I do love me some urban fantasy, and Stephen Blackmoore’s Eric Carter series seems to be right up my alley.
More thoughts and SPOILERS after the cut.
Broken Souls is the second novel in the series after Dead Things. Eric Carter is a mage with a specialty in necromancy. This means that he can see and communicate with ghosts, who often don’t have much to say. He fled his hometown of Los Angeles 15 years prior to the start of the series after getting in bad with some mage mafia types. He only returned when word reached him of the violent death of his sister. He came back to find out who did it and get back at them. The long and the short of it was, it wasn’t who Eric thought it was, and he ended up married to the Aztec Goddess of Death in her modern guise of Santa Muerte…only to learn she the one who killed his sister in an elaborate plot to get him to marry her.
Broken Souls picks up a few months later. Eric is living in a cheap motel, avoiding his ex-girlfriend Vivian while trying to keep an eye on her. His best friend died, and Viv was about to move in with said friend, and she doesn’t care to see Eric anymore. Eric is also trying to find a way out of this marriage pact he’s in with a skeletal woman in a wedding dress, and his first attempt to an older mage goes poorly when it turns out said older mage was killed before the meeting and the killer managed to steal his skin, his form, his memories, and his skills. The last thing Eric needs is a shapeshifting killer who can be anybody.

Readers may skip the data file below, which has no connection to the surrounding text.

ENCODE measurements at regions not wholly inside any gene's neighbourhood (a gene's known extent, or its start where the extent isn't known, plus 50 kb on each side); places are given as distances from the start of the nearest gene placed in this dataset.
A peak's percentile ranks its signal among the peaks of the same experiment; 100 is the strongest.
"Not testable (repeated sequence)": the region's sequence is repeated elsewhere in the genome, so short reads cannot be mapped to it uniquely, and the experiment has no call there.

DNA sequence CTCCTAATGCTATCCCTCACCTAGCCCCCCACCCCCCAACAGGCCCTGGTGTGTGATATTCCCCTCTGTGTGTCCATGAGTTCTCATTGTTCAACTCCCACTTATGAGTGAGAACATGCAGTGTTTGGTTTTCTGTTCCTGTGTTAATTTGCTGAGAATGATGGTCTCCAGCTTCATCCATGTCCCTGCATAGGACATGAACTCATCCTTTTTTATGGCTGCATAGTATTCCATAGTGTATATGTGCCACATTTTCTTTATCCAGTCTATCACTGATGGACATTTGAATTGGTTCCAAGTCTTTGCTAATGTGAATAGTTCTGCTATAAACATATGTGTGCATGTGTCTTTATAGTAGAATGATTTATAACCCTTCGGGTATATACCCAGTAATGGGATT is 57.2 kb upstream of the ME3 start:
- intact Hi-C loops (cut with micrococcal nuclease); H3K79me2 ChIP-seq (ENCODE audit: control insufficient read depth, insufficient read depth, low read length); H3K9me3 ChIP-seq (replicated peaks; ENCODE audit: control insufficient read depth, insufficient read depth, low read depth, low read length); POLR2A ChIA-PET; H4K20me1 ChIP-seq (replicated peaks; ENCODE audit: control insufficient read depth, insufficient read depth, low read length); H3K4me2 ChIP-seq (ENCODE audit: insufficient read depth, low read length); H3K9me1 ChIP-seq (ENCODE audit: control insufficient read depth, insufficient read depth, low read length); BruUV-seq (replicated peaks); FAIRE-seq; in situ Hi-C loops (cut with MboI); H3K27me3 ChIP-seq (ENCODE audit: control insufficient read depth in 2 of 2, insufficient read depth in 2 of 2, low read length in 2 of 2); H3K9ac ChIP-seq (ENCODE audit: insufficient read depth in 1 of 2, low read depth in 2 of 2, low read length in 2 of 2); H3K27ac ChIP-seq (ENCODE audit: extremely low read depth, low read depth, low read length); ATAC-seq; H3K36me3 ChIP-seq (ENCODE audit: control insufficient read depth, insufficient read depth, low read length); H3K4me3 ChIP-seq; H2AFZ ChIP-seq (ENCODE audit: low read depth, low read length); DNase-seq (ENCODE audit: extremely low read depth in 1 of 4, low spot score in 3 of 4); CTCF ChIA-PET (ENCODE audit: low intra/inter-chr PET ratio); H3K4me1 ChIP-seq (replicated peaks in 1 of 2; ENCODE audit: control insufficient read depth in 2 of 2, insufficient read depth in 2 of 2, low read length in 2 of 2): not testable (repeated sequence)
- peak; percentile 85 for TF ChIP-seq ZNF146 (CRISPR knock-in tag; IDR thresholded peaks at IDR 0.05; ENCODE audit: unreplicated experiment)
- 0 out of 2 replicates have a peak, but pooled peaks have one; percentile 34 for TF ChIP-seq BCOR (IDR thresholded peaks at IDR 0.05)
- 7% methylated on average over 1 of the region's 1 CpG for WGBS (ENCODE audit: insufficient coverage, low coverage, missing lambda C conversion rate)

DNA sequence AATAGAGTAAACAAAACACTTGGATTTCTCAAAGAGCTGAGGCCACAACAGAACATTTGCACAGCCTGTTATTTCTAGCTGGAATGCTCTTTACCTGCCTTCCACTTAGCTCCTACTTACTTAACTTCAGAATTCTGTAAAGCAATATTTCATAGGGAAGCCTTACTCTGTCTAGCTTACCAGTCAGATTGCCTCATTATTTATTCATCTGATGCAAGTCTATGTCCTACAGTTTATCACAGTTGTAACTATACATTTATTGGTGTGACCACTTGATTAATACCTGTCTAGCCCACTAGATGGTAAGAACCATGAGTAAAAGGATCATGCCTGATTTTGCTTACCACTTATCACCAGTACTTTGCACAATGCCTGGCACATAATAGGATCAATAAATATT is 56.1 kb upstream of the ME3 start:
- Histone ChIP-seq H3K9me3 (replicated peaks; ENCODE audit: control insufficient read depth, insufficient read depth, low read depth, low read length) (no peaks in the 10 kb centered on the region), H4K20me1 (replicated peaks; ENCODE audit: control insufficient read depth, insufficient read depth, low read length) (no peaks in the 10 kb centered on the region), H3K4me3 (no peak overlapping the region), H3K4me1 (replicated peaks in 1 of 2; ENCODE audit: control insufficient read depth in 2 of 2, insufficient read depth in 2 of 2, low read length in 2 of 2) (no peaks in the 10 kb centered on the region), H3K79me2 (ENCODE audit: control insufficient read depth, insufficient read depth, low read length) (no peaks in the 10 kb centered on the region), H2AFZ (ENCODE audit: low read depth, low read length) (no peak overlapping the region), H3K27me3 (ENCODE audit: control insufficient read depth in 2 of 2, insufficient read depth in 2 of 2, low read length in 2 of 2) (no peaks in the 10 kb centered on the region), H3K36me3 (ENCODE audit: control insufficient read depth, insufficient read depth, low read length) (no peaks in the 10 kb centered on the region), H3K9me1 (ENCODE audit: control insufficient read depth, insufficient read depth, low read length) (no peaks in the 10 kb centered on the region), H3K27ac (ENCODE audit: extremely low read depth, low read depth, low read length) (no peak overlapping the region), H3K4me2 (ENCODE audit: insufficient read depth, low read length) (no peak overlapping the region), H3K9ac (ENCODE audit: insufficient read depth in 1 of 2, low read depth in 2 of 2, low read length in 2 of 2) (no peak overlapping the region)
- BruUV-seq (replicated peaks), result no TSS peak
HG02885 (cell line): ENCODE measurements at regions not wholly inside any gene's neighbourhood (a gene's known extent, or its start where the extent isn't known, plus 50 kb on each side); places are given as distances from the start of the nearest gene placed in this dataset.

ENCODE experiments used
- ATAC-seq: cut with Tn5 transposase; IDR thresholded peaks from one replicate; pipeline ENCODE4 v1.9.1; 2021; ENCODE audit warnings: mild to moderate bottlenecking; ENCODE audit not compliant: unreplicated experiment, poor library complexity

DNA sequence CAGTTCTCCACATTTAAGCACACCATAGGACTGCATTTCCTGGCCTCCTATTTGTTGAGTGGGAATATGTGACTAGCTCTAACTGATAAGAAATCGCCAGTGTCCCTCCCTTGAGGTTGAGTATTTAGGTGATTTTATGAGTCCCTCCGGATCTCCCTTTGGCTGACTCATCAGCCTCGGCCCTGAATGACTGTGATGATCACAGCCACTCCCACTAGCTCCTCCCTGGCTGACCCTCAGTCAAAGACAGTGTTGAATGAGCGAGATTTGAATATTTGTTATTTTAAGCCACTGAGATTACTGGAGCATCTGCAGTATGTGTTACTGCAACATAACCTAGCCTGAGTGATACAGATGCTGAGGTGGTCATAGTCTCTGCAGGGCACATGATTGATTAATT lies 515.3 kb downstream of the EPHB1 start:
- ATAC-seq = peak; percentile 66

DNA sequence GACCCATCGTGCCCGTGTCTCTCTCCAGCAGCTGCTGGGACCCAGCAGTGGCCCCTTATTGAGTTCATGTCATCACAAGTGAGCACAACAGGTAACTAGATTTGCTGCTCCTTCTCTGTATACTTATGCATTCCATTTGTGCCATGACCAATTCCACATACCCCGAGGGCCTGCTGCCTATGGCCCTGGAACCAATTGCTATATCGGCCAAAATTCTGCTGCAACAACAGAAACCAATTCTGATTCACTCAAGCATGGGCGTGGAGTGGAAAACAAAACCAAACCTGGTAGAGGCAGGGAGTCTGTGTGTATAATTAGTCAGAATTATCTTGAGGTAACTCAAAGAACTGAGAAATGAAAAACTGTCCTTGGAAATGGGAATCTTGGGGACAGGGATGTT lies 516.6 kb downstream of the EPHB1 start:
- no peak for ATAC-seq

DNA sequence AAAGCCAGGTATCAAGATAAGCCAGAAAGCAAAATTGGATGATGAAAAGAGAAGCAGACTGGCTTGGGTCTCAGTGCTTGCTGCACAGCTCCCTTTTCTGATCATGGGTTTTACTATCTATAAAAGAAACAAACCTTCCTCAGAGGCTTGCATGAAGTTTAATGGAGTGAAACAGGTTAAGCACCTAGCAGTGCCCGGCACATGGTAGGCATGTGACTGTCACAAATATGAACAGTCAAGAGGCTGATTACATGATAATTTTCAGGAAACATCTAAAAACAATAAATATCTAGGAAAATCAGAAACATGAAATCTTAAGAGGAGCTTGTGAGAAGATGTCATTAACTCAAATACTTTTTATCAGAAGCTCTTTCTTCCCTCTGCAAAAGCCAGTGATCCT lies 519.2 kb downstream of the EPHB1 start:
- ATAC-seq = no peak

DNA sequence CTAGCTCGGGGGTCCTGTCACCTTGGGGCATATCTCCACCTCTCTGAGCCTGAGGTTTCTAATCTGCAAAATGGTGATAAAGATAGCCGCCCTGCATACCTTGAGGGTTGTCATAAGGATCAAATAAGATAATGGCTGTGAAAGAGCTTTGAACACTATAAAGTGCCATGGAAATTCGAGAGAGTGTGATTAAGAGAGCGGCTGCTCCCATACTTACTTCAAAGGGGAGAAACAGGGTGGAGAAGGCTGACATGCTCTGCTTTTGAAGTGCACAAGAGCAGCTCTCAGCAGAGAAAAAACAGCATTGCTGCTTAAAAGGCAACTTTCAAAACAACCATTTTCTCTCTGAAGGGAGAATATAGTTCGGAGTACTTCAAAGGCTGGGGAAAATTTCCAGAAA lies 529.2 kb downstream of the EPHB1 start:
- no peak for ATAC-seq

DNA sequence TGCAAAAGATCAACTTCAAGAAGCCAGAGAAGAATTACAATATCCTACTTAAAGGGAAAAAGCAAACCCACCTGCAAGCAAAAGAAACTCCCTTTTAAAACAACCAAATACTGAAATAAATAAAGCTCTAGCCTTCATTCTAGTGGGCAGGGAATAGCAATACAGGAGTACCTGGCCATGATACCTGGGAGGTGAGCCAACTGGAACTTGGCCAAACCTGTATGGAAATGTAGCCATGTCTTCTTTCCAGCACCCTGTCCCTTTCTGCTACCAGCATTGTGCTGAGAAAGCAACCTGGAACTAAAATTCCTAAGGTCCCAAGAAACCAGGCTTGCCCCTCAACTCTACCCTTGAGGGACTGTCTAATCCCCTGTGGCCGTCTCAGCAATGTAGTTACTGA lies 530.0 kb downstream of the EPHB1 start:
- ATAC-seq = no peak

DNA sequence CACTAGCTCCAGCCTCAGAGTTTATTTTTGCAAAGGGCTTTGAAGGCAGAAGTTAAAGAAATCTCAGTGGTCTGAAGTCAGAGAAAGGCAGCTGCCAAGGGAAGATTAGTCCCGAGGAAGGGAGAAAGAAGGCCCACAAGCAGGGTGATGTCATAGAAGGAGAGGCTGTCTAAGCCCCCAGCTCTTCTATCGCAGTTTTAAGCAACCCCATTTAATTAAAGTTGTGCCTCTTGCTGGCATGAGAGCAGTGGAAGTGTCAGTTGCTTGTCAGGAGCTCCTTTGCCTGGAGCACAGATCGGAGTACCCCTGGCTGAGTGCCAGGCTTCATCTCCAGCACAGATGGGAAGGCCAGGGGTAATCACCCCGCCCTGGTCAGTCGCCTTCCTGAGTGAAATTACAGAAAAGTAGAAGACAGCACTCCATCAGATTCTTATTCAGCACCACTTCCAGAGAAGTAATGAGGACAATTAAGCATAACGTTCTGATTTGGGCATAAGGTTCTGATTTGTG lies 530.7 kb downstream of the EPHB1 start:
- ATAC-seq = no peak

Well, actually, the last thing he needs is to see visions of his dead friend. Eric knows a thing or two about ghosts and knows Alex isn’t one…so what is he?
Blackmoore’s style is fairly fast-paced and frenetic. Unlike a lot of the various urban fantasy narrators, Carter actually does seem like something of the asshole people tell him he is. It’s not that he’s rude or particularly self-centered, but he does have a fairly low life vibe to him, to say nothing of his lack of trust in just about everybody. He keeps secrets, sometimes for good reasons, but doing so costs him with other people.
Besides the main plot of the novel, this book reveals more about Carter’s possible consequences as Santa Muerte’s husband. There are other Aztec gods involved, Carter doesn’t know who’s telling him the truth, and it doesn’t look good for Carter by novel’s end, though he does have a new goal in mind that could get him out of his current predicament.
I really enjoy the Eric Carter books. They tend to zip by as I read them, and I’m looking forward to the next one which will I am sure finish off the trilogy. I’m giving this one a massive ten out of ten shapeshifting Russian mobsters. Check this series out if you like urban fantasy with a noir feel.